My grandfather Layzer Yaakov began his life as a dealer of onions and garlic. But towards the end of the 19th century, times were difficult and he, like so many others, left Munkacs for America to seek his fortune.
Since he didn’t have any special skills he became a cigar roller in New York City. I doubt that a cigar roller earned great sums of money. Still it seems that he made enough because he systematically sent some of it back home.
My grandmother became the custodian of the money. It was held in trust and was designated as the means by which she hoped to enable her family to escape from the Yiddische Gass, essentially the ghetto.
Four years later, after his return from the States, it was decided (a collective decision) that the money would be used to buy a book and stationary store and my grandparents designated my father as the proprietor.
Thus, the firm of Schoenfeld Henryk was established. My father was a hard-working young man, a likable person who already in his 20s achieved some degree of note. At a young age he became politically involved in Munkacs and was elected to the city council.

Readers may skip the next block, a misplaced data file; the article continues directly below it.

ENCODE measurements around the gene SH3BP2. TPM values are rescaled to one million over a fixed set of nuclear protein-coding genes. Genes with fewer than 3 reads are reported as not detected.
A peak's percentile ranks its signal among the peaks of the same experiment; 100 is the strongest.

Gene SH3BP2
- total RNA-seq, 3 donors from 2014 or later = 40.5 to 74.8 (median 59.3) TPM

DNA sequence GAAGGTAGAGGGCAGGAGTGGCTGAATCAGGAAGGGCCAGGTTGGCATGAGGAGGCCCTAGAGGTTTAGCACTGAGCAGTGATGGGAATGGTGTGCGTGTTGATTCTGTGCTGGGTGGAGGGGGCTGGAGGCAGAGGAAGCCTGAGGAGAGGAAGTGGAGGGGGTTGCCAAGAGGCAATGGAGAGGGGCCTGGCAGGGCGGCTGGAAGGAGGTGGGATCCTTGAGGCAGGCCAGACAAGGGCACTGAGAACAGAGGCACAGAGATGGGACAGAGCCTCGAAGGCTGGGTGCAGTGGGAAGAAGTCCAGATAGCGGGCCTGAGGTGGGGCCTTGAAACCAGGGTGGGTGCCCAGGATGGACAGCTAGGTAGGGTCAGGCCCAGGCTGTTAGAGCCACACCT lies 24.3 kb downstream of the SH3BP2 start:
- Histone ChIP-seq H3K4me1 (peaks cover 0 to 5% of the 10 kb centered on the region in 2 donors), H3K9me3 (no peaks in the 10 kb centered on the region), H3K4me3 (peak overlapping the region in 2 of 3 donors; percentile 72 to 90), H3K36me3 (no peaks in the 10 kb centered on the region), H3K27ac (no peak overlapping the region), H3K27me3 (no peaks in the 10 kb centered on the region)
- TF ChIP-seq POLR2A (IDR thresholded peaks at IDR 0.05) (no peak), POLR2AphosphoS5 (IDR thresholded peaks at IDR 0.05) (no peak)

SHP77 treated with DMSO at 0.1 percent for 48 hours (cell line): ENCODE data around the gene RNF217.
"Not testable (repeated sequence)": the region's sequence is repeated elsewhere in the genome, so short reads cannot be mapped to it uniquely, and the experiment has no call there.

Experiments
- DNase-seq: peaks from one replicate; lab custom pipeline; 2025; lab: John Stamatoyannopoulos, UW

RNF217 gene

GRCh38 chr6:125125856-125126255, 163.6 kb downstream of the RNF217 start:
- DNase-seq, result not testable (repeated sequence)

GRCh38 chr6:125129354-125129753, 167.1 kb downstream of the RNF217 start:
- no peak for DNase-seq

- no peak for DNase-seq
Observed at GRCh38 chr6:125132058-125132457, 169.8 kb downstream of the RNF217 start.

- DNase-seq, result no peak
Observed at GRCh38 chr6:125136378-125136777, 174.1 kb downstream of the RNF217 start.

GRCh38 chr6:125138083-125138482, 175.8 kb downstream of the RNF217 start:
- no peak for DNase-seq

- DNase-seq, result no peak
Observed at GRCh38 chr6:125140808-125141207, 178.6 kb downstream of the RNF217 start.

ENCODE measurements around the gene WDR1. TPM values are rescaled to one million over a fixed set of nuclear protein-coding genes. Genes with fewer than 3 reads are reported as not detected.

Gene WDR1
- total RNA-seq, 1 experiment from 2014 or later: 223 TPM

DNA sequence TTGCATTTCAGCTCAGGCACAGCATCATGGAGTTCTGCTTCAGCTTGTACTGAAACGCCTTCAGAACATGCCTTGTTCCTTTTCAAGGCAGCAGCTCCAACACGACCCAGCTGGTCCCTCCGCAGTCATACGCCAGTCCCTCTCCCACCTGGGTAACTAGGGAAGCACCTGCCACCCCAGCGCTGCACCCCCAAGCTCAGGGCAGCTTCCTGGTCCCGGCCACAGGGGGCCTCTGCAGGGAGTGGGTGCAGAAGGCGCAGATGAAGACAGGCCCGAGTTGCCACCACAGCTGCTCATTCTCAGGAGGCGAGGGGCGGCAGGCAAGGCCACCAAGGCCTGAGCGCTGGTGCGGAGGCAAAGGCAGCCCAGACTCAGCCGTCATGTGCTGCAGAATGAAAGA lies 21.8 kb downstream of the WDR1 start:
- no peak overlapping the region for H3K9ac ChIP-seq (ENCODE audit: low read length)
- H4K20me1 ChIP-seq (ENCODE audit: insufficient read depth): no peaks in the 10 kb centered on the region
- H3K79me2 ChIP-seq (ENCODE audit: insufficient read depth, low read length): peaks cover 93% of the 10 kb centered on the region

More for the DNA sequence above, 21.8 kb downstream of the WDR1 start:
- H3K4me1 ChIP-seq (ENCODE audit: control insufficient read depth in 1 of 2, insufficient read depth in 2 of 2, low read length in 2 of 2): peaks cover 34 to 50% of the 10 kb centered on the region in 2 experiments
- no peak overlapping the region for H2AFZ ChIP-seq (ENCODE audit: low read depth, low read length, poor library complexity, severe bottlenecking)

The book and stationary store, my grandmother hoped, would be the key that unlocked the ghetto gates and lead our family to a higher status and social respectability. The idea not only flourished, but provided enough money to move the family to a more respectable home.
It also enabled my grandfather to send another son, Alexander, to medical school; to open a watch repair facility for his older and handicapped brother and, above all, provide his daughter with a substantial dowry.
Louise, my father’s sister, married a banker and the family was on its way to establish a “yichus”.
Grandmother – there’s no other way to say it – was a social climber. Having achieved upward mobility, she wanted to make sure that the entire family’s behavior was appropriate and that we accumulated the necessary “status symbols” to maintain our standing in the community.
After my paternal grandmother’s death, her son – my uncle Alexander, the physician – became the guardian of the Schoenfeld family’s status. His task was to be the arbiter of what was appropriate behavior. It was his duty, or so he thought, to make sure that the members of the family behave appropriately and that their behavior didn’t tarnish the family’s name so that our yichus would be maintained.